The presence of porcine epidemic diarrhea has now has been reported in swine herds in 16 states in the U.S., and confirmed in Iowa and North Carolina, the nation’s top two hog-producing states, respectively.
Most cattlemen probably have never heard of porcine epidemic diarrhea (PED). However, if you’re in the hog industry, you definitely are aware of this hog disease that could be a major industry changer, if it becomes widespread.
There is no cure for this strain of swine virus that is extremely deadly to young pigs. PED hit the Chinese hog industry in 2010, and ended up costing that industry a million young pigs before it was brought under control.
PED’s presence now has been reported in swine herds in 16 states in the U.S., and has been confirmed in Iowa and North Carolina, the nation’s top two hog-producing states, respectively. The virus doesn’t affect humans or present a threat to the meat products, and the summer heat seems to slow down the virus, which should aid in control. However, significant concern remains that if the virus becomes widespread, it could ultimately impact U.S. hog slaughter numbers by decimating the number of pigs reaching weaning age. On the plus side, the U.S. hog industry is very adept at biosecurity, which analysts hope will help minimize the effects.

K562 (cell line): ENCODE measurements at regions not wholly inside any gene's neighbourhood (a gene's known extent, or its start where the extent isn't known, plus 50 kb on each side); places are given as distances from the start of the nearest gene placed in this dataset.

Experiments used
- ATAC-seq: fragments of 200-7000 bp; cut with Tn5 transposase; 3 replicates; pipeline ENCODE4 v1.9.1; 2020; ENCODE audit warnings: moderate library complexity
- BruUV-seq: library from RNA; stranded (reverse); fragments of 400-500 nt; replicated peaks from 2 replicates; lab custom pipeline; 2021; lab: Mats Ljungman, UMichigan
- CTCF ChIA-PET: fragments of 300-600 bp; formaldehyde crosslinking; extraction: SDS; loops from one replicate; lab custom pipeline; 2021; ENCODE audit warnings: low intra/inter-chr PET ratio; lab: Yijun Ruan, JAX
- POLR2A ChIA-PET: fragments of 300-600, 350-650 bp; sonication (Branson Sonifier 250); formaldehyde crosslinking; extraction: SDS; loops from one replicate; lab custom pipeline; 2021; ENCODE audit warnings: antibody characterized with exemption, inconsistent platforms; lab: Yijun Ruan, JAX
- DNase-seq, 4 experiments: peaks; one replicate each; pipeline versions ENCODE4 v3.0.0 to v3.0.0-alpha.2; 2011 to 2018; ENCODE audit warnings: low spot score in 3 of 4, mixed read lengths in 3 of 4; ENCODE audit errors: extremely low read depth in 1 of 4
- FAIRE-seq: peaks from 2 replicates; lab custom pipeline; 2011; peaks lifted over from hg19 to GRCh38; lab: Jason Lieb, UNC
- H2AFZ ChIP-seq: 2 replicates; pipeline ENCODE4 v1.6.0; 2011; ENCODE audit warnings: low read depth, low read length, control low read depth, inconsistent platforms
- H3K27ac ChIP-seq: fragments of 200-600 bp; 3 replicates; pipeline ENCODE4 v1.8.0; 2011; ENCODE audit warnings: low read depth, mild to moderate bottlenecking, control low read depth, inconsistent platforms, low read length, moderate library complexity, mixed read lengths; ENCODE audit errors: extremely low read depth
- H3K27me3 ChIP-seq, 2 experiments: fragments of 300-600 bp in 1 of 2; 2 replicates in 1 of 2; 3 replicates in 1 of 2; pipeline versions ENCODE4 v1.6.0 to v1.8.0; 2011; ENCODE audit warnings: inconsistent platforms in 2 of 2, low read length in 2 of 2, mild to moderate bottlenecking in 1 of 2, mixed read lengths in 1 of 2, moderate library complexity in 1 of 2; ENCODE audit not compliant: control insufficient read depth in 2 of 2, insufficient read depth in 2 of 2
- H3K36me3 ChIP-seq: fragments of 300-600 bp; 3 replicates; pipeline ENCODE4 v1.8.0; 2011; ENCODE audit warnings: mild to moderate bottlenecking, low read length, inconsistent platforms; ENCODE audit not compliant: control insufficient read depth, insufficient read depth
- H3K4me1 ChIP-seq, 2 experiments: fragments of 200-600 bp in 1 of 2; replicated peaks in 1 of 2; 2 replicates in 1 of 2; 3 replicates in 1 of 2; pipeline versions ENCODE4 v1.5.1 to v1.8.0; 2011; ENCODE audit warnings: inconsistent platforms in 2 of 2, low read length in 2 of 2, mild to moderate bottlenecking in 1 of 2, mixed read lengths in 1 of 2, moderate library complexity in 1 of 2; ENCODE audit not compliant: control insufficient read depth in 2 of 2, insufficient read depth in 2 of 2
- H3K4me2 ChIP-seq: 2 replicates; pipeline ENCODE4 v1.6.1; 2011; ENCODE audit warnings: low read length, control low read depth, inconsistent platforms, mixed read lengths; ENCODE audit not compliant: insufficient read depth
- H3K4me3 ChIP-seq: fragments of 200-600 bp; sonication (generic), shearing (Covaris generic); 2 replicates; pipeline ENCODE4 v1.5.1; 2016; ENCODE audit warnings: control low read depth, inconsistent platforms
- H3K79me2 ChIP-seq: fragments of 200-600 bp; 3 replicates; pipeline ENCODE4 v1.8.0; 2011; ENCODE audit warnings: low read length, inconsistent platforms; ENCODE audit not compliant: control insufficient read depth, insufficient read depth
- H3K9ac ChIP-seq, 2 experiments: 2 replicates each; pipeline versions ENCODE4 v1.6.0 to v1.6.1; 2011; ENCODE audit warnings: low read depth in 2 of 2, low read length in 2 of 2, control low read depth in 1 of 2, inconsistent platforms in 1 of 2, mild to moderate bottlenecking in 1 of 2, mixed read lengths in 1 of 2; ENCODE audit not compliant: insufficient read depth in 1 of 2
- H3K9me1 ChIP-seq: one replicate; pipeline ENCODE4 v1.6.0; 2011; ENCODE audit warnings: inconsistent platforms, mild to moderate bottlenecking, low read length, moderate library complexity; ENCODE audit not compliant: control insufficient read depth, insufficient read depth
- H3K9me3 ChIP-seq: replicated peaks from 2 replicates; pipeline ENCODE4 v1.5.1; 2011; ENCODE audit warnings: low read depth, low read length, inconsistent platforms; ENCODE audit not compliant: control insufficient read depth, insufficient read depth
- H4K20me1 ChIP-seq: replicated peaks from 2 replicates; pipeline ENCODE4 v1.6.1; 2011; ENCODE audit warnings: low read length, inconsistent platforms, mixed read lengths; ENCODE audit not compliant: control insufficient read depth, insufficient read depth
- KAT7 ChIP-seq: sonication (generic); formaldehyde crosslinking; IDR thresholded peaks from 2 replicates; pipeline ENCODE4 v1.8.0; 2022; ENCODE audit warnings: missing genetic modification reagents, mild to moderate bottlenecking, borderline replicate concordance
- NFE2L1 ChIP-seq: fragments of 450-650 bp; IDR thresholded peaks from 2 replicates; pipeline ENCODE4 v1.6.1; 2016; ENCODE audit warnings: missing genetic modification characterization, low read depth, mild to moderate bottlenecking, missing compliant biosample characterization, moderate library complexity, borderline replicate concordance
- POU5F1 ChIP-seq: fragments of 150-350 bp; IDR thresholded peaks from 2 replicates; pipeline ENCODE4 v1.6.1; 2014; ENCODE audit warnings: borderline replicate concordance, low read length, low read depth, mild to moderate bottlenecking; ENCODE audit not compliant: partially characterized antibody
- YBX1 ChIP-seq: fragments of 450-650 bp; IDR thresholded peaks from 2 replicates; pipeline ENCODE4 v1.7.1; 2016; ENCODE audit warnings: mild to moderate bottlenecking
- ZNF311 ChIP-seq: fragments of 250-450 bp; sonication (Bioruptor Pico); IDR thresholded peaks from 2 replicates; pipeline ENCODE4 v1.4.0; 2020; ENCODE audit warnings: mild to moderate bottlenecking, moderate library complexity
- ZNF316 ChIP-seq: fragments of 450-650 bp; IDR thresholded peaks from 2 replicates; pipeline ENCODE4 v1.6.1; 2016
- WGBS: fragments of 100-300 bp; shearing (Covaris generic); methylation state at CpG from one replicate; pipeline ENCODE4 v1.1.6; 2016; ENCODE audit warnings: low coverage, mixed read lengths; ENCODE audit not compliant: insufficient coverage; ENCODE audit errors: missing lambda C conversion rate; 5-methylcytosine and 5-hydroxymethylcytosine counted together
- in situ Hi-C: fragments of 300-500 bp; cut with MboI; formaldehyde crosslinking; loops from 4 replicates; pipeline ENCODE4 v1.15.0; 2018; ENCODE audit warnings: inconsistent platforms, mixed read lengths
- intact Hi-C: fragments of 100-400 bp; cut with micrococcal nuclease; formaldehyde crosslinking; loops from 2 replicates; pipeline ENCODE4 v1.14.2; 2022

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However, PED remains a grave concern. Its timing is problematic for the U.S. pork industry, as it is engaged in an aggressive plan to wrest market share from beef. If the virus was to become widespread, it could reduce hog numbers and mitigate the price advantage that the hog industry was planning on leveraging in its campaign to capture market share from the beef sector.
From a cattle industry standpoint, the most disturbing part of the pork industry’s marketing strategy is that it thinks it can win favor on what has traditionally been beef’s strength. The pork industry not only believes it can buy market share based on price, in a fashion similar to what the poultry industry did, but it also believes it can win on taste, convenience, and overall eating experience. The bottom line is that the pork industry plans on attacking the value proposition, and it plans on using the beef industry’s nomenclature to do it.
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